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Celebrities' simple apologies aren't enough when it comes to using racial slurs

Gina Rodriguez is the newest addition to the list of "canceled" celebrities after she uploaded an Instagram post in which she pronounces the N-word as she sings along to "Ready or Not" by The Fugees. Reem Alharithi

After seeing the explosive outrage by fans on Twitter, Rodriguez took down the initial video and posted another video, this time attempting to apologize for the hurt she may have caused through her actions.

"I am sorry if I offended anyone by singing along to The Fugees, to a song I love, that I grew up on," Rodriguez claims.

Rodriguez's entire apology was unsatisfactory.

First, saying "if I offended anyone" is an unacceptable way of undermining the struggle victims of racism face by placing the blame on them for being angry. Secondly, Rodriguez, a prominent public figure, should be more conscious of what she posts for her 4.4 million followers —many of whom are young people who look up to the 35-year-old actress — regardless of her childhood traditions.

The debate right now among her fans is over whether to forgive her for singing along to one of her favorite childhood throwbacks or to condemn her career in order to send a message to celebrities to stop normalizing offensive racial slurs.

The problem with incidents such as these and the reason why we can't just "let it slide" is the same reason that people are willing to forgive her: incidents such as these aren't shocking anymore.

Lindsay Lohan, Madonna, John Mayer, and Eminem are also just a few of the many non-African American celebrities who have been criticized for casually integrating the N-word into their vocabulary.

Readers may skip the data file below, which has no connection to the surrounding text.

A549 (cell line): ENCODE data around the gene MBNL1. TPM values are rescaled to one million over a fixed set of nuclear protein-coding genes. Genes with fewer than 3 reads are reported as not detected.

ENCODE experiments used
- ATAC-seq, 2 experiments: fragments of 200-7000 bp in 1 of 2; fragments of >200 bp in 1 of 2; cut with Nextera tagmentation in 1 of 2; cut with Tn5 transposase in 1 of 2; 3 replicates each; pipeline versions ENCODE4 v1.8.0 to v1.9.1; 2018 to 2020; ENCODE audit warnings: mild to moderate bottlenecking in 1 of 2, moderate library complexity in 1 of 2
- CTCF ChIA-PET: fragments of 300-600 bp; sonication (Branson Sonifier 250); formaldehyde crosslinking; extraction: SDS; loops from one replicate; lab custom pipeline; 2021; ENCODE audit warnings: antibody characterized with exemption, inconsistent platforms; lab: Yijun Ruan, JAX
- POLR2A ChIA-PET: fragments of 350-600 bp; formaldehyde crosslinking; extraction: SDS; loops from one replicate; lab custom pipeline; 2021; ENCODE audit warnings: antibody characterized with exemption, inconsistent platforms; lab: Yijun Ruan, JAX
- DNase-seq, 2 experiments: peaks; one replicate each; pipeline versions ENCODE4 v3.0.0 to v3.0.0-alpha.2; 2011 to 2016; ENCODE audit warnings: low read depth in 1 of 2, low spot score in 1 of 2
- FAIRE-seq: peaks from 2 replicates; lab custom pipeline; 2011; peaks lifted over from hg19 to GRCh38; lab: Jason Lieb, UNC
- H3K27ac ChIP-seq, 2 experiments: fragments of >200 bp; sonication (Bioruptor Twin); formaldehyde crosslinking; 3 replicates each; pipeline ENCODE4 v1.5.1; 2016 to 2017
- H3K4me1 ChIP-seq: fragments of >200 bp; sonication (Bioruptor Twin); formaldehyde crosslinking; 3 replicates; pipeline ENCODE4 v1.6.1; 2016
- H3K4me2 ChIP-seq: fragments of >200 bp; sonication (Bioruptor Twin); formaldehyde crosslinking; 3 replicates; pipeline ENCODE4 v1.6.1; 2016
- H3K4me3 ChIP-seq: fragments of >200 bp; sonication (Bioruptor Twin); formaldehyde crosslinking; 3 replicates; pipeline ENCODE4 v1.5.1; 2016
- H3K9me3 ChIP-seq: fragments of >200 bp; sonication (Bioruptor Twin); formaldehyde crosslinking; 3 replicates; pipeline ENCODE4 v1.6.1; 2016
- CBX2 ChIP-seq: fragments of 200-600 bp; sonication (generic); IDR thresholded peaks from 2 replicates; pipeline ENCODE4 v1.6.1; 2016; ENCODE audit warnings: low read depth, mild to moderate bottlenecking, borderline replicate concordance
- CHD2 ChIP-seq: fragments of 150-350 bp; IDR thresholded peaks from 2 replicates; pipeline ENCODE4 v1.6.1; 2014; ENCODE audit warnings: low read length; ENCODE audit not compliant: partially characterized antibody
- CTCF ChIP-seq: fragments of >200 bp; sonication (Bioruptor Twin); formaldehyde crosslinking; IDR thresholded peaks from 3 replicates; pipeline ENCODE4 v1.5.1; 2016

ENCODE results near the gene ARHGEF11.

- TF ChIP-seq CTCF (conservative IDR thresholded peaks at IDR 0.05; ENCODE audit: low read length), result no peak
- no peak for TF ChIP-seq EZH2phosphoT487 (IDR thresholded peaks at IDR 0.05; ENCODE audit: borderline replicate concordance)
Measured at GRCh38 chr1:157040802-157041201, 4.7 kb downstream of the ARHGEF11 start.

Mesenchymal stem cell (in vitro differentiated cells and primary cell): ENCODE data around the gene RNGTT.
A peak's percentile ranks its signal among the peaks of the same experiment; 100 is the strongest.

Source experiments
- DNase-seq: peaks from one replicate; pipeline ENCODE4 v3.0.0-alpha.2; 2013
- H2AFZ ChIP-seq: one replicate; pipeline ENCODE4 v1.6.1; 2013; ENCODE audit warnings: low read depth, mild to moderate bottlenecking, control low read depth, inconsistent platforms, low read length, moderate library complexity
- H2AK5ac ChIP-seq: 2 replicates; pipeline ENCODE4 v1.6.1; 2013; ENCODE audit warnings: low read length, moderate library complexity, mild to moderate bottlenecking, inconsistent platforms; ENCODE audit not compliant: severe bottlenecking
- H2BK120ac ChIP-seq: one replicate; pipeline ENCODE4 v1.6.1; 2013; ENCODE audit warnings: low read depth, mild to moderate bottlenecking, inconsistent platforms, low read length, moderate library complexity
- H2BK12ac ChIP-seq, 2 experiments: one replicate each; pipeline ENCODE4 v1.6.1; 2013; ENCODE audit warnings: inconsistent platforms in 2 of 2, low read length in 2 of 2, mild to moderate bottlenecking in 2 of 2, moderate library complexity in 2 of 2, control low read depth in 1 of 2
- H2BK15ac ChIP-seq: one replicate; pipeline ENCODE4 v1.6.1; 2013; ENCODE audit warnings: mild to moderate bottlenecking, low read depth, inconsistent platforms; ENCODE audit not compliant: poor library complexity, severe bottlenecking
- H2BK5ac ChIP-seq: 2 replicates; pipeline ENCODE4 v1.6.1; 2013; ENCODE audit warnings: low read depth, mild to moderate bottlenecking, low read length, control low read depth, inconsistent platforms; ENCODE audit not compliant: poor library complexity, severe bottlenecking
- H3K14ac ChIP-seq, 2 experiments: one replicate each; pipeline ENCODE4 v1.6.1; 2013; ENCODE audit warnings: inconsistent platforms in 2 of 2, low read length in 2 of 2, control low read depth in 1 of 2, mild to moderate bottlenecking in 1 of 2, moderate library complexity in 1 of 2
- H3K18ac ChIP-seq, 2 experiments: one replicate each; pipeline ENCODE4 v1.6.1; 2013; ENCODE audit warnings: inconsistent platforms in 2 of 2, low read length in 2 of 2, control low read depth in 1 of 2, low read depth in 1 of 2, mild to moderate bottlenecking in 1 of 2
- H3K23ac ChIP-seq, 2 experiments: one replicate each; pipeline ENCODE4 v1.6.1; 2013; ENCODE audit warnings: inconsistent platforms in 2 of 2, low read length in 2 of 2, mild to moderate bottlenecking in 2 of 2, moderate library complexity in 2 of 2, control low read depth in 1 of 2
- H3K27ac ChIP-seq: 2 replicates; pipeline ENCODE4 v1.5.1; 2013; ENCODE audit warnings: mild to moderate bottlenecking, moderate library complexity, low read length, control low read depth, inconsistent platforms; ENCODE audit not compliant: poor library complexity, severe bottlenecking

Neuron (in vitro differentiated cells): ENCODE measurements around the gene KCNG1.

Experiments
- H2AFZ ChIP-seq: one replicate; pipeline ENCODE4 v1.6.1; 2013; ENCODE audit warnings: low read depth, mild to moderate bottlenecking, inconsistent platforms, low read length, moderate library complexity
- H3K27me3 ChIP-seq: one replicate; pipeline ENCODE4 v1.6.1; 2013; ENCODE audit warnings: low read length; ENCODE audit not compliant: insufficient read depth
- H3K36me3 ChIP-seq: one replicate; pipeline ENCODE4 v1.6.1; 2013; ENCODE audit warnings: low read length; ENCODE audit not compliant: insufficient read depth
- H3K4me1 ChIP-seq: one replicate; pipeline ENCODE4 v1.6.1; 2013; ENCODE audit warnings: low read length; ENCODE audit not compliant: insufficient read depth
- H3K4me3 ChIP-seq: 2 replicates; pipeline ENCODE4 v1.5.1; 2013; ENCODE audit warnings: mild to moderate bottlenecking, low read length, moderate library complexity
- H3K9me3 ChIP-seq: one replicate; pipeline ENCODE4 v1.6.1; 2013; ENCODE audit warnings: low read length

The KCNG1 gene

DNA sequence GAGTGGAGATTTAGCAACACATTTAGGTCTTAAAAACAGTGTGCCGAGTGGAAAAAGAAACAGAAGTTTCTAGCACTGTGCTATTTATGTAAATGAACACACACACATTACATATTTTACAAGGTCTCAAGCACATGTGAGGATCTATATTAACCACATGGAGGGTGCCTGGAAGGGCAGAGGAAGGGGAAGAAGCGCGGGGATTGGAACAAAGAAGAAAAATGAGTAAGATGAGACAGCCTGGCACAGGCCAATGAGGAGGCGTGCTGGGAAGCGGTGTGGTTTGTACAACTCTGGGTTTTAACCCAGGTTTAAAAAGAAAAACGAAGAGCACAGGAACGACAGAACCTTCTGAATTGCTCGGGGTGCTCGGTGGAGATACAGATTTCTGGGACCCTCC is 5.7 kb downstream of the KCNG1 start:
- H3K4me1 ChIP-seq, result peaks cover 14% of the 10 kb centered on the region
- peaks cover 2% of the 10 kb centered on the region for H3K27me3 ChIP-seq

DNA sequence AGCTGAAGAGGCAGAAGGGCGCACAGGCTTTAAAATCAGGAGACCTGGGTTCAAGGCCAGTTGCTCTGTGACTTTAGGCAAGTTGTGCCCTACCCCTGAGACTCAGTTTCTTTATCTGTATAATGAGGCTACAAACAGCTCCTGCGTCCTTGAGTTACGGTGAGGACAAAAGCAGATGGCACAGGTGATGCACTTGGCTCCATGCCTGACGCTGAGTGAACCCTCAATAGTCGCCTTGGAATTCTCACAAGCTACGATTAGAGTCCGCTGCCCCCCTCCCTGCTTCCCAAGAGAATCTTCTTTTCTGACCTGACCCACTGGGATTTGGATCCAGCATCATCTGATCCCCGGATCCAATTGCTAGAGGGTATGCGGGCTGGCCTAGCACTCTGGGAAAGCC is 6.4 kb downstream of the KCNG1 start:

We may not realize it at first, but due to the actions of celebrities such as these, the term is spread everywhere by people who most certainly should not be saying it.

In my 80% white high school, I have heard the N-word almost as many times I have heard the popular teenage slang "lit" in the past year.

The kids that are uttering this slur aren't inherently racist or troubled kids either; they just think it is normal, and that normalization starts with the actions of public figures such as our beloved celebrities.

In American society, celebrities are considered icons that the common public should aspire to be.

Their entire job revolves around their public image and the reactions to their lives. They have crews of people educating them on their behavior and media teams guiding every aspect of their lives, so they can't feign ignorance on bad decisions such as these.

When these figures casually throw around loaded slang, impressionable teenagers feel that they can and should do the same.

To stop its spread and eventual commonality among youth, we need to "cancel" the celebrities that are intentionally or even unintentionally promoting it.

Just as we as consumers have the power to make celebrities famous, we have the power to take it away.

Of course, reprimanding Rodriguez for her mistake will not end racism or the use of racial slurs, but it is a crucial step to take to stop the normalization of these practices not only in our current society but for future generations as well.

Holding celebrities accountable is an easy price to pay for ameliorating American culture.

Reem Alharithi is a junior at West Linn High School.


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